Friday, June 29, 2012

A wander in medieval Vannes

adventures in medieval Vannes 

Vannes is one of those cities I think I could live in. It's big enough to be very vibrant ( plus, the university means there is a decent population of non-crusties) but small enough that you can wander it's medieval centre-ville on foot and not feel overwhelmed. The old city cascades down the hill to the river port in a tangle of cobbled streets and overhanging half-timbered buildings, many of them encroaching so far into the open space of the lanes that the upper stories appear to be on a most perilous lean. On the afternoon I visitied, the temperature had finally shot up into the high 20s after several cooler days, and old men in white singlets, cigarettes dangling, hung out of upper story windows and chatted to each other as the world went by beneath them. 

Vestiges of Vannes' medieval city walls still encircle the old town, and are studded with a couple of squat towers, arrow slits overlooking the river, and with two of the orignal massive gateways. Beneath what remains of the chateau, the moat has long been filled in but, as in many French towns like this (Hennebont in Morbihan and Angers in the Loire spring to mind), they have now been filled in with beautiful formal gardens, their geometry traced in pink roses and dense lines of dark green box. I spent several happy hours here, chasing one alleyway into another, and finally wound up down at the riverside,  so close to the sea that the smell of salt water and mudflats where equally mingled.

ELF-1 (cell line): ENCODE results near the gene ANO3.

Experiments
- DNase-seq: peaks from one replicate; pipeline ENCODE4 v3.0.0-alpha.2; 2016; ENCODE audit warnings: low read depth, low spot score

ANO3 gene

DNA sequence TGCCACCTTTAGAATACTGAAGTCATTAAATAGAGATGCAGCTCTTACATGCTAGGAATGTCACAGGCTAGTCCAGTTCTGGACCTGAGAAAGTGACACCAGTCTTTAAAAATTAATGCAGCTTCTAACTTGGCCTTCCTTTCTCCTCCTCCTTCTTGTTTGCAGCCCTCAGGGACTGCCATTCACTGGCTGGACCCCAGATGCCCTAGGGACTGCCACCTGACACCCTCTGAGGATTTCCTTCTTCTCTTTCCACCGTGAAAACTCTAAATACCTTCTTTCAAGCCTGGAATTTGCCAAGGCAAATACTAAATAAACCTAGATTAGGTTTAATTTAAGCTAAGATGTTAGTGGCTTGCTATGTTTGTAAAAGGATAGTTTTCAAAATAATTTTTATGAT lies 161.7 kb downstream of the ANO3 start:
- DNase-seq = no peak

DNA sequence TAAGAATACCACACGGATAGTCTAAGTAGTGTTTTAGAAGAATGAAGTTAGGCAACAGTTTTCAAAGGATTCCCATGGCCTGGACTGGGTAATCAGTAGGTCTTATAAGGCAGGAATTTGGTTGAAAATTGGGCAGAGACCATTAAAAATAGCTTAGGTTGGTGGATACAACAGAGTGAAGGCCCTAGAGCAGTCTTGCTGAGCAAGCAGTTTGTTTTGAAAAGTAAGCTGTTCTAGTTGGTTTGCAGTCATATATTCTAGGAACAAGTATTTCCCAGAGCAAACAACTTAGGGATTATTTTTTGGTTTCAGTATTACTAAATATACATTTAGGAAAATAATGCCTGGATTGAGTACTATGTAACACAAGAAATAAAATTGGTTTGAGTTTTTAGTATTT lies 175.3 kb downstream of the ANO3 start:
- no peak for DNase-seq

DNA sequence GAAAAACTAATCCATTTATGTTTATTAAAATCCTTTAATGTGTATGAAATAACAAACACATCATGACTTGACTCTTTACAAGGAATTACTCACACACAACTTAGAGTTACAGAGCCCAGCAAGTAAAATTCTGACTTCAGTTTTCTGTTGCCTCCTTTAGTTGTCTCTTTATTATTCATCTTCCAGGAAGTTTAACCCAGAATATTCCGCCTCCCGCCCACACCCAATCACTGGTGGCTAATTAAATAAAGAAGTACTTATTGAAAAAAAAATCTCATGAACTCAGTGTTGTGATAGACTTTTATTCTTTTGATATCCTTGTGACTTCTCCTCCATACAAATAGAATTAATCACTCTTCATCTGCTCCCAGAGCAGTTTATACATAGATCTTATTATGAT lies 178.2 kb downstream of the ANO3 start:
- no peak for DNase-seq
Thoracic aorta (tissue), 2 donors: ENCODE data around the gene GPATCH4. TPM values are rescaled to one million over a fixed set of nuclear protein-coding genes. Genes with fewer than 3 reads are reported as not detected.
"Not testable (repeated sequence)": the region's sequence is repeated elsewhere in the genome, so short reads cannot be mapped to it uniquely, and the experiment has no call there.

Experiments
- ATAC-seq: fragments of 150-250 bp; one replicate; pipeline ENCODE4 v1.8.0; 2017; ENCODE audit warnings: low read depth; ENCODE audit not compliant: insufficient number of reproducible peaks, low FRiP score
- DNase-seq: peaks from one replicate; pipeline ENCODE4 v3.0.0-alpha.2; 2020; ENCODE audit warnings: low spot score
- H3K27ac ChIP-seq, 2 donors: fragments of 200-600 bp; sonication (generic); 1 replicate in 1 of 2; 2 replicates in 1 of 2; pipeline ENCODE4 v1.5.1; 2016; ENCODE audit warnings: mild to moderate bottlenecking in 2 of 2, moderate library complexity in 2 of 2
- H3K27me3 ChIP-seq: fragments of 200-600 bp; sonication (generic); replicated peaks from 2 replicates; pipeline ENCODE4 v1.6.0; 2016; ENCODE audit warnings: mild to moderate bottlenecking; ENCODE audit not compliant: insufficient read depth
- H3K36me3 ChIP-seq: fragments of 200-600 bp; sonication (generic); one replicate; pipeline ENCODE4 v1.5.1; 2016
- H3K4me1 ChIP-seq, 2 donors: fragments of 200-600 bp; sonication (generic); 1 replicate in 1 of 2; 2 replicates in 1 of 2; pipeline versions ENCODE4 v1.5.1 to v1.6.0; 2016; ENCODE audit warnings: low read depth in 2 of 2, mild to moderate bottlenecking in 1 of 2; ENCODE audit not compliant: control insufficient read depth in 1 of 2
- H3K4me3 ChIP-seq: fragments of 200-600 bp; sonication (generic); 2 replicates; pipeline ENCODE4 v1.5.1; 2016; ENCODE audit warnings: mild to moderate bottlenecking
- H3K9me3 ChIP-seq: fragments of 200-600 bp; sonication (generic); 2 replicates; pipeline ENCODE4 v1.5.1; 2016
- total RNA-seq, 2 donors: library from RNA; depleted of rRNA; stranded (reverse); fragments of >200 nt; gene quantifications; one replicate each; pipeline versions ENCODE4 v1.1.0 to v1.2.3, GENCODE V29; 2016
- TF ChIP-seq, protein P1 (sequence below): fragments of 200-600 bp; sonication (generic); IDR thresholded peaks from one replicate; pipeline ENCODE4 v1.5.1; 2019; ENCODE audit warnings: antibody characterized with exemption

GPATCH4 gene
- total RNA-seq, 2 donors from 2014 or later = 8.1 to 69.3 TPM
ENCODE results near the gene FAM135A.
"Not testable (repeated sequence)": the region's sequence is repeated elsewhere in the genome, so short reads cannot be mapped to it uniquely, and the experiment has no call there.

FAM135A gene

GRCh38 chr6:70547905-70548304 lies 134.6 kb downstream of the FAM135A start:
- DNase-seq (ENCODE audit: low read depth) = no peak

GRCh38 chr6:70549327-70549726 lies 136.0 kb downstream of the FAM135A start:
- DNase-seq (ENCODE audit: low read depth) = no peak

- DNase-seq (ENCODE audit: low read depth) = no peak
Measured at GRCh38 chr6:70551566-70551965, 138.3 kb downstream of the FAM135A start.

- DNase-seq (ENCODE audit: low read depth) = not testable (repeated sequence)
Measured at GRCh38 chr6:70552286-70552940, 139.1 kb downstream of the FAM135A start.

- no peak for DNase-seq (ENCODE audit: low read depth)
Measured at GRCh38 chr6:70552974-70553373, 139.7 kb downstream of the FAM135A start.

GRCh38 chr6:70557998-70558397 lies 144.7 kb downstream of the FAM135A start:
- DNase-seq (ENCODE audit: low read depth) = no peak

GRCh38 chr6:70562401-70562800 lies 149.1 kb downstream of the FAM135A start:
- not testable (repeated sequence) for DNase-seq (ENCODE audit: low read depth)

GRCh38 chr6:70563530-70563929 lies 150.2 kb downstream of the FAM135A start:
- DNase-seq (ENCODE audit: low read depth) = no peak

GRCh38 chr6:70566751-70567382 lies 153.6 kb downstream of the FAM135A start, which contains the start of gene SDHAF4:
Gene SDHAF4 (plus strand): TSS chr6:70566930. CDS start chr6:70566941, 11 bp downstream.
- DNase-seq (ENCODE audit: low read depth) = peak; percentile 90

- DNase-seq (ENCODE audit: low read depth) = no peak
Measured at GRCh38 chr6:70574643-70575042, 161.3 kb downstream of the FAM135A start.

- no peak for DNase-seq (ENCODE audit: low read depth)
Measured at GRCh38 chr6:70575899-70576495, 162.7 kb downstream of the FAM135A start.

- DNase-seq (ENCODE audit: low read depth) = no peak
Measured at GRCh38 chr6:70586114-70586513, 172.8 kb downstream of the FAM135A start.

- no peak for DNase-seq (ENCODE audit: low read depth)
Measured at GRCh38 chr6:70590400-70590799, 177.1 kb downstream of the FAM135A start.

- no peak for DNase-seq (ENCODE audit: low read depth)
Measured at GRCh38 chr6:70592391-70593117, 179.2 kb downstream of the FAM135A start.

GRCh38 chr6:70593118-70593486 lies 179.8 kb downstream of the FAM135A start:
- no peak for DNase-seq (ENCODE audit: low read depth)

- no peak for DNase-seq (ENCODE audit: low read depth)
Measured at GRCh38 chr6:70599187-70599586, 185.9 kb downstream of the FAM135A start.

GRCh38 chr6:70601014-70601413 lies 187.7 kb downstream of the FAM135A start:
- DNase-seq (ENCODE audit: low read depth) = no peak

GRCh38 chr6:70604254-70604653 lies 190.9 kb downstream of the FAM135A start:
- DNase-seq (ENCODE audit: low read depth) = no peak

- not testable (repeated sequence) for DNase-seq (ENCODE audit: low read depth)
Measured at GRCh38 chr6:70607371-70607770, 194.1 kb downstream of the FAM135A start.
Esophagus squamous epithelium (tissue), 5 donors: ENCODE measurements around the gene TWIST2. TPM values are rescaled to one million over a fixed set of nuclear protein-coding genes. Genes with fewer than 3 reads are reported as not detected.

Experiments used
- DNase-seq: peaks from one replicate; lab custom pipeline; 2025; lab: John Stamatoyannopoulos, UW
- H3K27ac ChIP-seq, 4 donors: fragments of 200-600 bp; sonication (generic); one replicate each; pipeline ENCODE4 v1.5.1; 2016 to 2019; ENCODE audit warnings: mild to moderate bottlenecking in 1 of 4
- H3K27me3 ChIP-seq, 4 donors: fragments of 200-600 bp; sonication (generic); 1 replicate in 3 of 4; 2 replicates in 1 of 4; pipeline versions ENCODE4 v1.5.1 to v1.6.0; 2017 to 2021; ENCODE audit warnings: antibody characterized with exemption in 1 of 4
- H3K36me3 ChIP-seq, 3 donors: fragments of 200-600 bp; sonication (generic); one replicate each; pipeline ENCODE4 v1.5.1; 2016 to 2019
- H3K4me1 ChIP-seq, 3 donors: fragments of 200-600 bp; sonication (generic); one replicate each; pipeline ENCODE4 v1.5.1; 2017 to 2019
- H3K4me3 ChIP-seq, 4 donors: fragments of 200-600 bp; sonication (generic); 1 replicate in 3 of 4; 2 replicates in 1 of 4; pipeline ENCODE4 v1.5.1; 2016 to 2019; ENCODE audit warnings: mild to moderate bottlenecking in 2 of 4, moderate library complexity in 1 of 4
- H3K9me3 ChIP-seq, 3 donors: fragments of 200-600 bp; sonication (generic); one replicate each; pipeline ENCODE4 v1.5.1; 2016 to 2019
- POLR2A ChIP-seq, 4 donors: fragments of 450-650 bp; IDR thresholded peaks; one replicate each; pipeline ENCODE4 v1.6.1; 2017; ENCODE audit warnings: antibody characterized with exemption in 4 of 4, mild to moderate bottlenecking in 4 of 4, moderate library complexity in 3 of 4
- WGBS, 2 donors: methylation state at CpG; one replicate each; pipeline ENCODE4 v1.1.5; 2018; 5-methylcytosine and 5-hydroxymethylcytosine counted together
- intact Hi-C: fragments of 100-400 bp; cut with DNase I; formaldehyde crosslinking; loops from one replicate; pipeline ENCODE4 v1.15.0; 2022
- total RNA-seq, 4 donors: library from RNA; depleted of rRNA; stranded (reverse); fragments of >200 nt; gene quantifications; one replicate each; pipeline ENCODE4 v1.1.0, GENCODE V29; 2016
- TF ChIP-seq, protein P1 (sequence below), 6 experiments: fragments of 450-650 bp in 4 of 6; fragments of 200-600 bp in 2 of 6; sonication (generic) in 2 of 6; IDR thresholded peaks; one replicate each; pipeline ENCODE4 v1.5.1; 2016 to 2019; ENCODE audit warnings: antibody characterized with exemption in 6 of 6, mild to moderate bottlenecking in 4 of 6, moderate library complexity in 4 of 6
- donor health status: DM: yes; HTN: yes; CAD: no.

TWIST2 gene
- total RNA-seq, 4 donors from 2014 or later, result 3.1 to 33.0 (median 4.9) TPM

From there, I found my way back to the station and jumped on train to Auray, with the intention of meeting friends for dinner at Auray's lovely little medieval port of Saint-Goustan. However, typically for me, I got just a leetle bit lost trying to walk from Auray to the port. (I don't know why, but I find I am congenitally unable to orient myself to a map!) Swallowing my pride, I finally asked a harmless-looking old chap coming out of the boulangerie clutching his baguette (for dinner, no doubt) for directions. After about 20 seconds and the first set of very complicated instructions, he asked me where I was from. When I told him New Zealand, his face lit up and he started talking about rugby and the All Blacks, which seems to be a universal icebreaker in this country. He then said he would have driven me to the port but his car was at home. No, no I said, 'c'est pas grave', I have loads of time, it's a lovely evening and I *want* to walk. 10 minutes down the road, what happens but the old boy comes driving up beside me in his equally-old and crusty car, and calls out the window, 'You are a New Zealander and a rugby fan! We can't have you getting lost!' (Presumably, the English are left to their own devices...) So, long story short, yes, I disregarded a lifetime of parental advice and accepted a ride from a stranger. A few minutes later, he dropped me off at the port of Saint-Goustan, another enclave of winding streets and pan-de-bois buildings hugging the bank of the river Loch. I met my friends for dinner and we enjoyed a veritable banquet of local seafood while sitting outside next to the water. The scallops (St Jaques) were a highlight as were the whole, very large grilled sardines (pilchard-sized) and the tiny, sweet and tender local mussels. Formidable!

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